3. Taking it for granted then, that mankind are lost, the gospel proposes their restoration. It is exactly suited to our case: it is just such a dispenfation as we want: it is a remedy every way adequate to our disease. It offers us all that we loft in Adam, and much more than . we , ever had. It thews us how we may escape, fin, and death, and hell, and how we may recover holiness and heaven, the favour and image of God here, and the enjoyment of his glory for ever hereafter.
4. But all this will appear more manifest if we consider, a little, the short but full account the apostle has given us of che gospel in the preceding chapter, where he compares it with the law. Vet. 9: he calls the Law, the ministration of condennation, and the gospel the ministration of righteoul nefs. By the law there, he principally means the moral law, which alone was written and engraven on stones, ver. 7. and this he calls the ministration of condemnation, because it condemns mankind for their violation of it. Had we observed and kept it in all points, at all times, and in all respects, perfectly, universally and constantly, instead of condemning, it would have acquitted and rewarded us : For the law faith, He that doeth these things shall live by them*.
* Rom. X. 5.
But because we have all violated it in one or more points, (and he that offends, tho' only in one point, is guilty of all *,) therefore it condemns us all. And hence the apostle declares, As many as are of the works of the law, (or feek to be justified by them), are under the curse, for it is written, Gursed is every one, that continueth not in all things which are written in the book of the law to do them.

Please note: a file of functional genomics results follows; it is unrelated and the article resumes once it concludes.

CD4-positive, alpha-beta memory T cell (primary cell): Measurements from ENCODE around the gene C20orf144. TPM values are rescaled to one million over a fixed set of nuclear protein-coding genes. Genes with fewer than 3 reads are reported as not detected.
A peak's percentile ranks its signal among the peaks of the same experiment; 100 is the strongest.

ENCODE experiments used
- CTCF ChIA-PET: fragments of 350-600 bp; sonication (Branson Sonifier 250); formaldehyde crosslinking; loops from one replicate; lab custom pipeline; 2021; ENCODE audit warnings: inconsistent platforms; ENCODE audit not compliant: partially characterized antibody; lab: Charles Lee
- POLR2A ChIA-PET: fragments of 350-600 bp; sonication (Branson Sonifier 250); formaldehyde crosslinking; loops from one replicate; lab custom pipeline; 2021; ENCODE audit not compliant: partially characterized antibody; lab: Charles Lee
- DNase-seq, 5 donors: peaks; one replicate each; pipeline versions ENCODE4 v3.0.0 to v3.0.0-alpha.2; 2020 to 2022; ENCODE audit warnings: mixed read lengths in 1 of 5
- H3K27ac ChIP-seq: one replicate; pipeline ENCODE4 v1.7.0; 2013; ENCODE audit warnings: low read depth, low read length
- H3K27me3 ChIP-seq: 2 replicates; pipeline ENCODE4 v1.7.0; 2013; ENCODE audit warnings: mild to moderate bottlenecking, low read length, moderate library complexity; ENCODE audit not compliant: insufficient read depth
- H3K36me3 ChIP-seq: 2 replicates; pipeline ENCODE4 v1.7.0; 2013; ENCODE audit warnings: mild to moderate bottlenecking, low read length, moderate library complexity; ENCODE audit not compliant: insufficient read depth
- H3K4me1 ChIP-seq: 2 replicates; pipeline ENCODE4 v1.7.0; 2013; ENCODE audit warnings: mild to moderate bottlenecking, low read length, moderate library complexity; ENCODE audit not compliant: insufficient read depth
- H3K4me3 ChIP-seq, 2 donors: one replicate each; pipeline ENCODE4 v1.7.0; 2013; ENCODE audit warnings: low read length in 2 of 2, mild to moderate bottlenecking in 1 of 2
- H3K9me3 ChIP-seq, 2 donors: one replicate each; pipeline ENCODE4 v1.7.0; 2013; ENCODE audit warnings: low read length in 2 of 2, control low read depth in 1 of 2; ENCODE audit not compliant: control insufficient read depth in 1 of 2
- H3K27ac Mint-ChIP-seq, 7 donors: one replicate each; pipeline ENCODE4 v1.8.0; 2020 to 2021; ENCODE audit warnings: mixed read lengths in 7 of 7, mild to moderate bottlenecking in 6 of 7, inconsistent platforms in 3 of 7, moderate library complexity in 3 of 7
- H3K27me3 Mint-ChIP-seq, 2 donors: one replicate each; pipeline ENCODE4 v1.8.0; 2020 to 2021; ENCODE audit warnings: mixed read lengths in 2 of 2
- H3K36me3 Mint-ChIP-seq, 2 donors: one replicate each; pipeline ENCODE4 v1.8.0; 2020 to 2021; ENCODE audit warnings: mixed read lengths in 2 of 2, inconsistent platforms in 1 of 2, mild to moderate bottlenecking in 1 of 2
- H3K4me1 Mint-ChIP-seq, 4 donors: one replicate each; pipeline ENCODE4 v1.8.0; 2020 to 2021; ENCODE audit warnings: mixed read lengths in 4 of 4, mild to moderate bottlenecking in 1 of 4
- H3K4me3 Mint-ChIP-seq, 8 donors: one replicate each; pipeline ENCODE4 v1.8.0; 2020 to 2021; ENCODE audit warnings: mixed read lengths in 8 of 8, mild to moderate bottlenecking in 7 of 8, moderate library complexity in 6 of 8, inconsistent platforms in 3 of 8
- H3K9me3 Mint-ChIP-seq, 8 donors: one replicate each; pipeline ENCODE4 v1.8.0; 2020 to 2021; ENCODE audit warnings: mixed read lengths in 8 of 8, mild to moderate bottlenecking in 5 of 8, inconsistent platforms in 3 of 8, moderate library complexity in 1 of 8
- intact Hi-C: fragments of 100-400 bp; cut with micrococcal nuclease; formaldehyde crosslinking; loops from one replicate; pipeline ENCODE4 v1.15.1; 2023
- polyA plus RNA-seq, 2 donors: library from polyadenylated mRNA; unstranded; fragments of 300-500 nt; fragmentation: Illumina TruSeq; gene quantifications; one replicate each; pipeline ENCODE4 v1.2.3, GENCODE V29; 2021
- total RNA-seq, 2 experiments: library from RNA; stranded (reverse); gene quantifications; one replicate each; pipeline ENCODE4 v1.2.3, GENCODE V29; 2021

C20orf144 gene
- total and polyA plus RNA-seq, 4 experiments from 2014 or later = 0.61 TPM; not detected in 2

5. Such is the condition of all men by nature, All having finned and come short of the glory of God, all are guilty before God, children of wrath, and under fentence of condemnation to the second death, the lake that burneth with fire and brimstone. And the law, considered in itself, in its precepts and penalties, knows no mercy, but denounces judgment without mercy.
It provides no way of escape. But the gospel does: it is a ministration of righteousnefs: it thews us how we may be pardoned and accepted consistently with the justice and truth of God; how we may be delivered from the curse of the law, and yet the authority of it be preserved inviolate. Therein the “day spring from on high hath visite ed us, to give lighé to us who fat in darkness and in the shadow of death, and to guide our feet'into the way of peacet. For therein the righteousness of God is revealed from faith to faithf, Gud's method of justifying finners by faith in the righteousness of Christ. Therein we learn that “God made Chrift fin (or a sin-offering) for us, though he knew no sin, that we might be made the righteousness of God in him t;" that God « hath set him forth to be a propitiation through faith in his blood, to declare his righteousness (both justice and mercy) for the remission of fins that are parts: that « Chrift hath redeemed us from the curse of the law, being made a curse for us l.” Hence it is * Jam, ii. 11. † Luke i. 78. # Rom. i. 17. Fom. iii, 25. l Gal. iii. 13.
+ 2 Cor. y. 21: